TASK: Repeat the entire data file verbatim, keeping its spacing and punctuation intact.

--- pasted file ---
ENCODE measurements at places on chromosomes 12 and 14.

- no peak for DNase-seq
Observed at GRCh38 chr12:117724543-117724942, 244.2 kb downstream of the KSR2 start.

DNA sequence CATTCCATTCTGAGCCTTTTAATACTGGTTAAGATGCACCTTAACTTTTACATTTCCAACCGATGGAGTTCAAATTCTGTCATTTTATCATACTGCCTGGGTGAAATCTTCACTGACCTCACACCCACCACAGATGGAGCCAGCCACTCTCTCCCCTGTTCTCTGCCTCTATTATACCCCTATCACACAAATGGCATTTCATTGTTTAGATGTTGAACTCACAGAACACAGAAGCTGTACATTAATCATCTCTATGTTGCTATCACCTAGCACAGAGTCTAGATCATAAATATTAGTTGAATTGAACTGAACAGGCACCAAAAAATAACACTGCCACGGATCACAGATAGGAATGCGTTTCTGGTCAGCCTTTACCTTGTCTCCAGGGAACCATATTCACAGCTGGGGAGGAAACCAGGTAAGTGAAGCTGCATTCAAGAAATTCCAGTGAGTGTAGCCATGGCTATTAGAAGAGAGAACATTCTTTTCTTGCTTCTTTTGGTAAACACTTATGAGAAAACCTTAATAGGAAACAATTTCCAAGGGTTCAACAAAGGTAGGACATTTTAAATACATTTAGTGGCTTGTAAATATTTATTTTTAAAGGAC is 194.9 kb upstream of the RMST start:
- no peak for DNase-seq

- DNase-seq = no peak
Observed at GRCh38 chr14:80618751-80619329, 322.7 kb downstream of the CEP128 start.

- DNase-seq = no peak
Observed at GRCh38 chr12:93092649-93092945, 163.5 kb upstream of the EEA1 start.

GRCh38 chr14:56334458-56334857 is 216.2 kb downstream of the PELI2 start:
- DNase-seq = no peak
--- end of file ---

ENCODE measurements at places on chromosomes 12 and 14.

- no peak for DNase-seq
Observed at GRCh38 chr12:117724543-117724942, 244.2 kb downstream of the KSR2 start.

DNA sequence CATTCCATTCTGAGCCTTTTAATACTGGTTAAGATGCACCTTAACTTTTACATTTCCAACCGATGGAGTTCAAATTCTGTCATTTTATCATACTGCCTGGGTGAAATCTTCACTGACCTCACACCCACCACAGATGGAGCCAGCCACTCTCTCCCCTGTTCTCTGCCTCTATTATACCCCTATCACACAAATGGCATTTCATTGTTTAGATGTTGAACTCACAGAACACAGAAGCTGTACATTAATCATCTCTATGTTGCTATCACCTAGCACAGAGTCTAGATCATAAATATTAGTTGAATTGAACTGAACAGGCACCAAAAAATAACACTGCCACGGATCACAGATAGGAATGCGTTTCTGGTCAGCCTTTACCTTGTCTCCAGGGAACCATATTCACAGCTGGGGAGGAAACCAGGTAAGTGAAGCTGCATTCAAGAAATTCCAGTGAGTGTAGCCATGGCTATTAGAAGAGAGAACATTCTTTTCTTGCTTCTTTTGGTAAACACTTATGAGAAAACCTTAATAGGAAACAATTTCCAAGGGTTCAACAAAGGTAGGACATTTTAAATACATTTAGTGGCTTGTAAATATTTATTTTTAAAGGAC is 194.9 kb upstream of the RMST start:
- no peak for DNase-seq

- DNase-seq = no peak
Observed at GRCh38 chr14:80618751-80619329, 322.7 kb downstream of the CEP128 start.

- DNase-seq = no peak
Observed at GRCh38 chr12:93092649-93092945, 163.5 kb upstream of the EEA1 start.

GRCh38 chr14:56334458-56334857 is 216.2 kb downstream of the PELI2 start:
- DNase-seq = no peak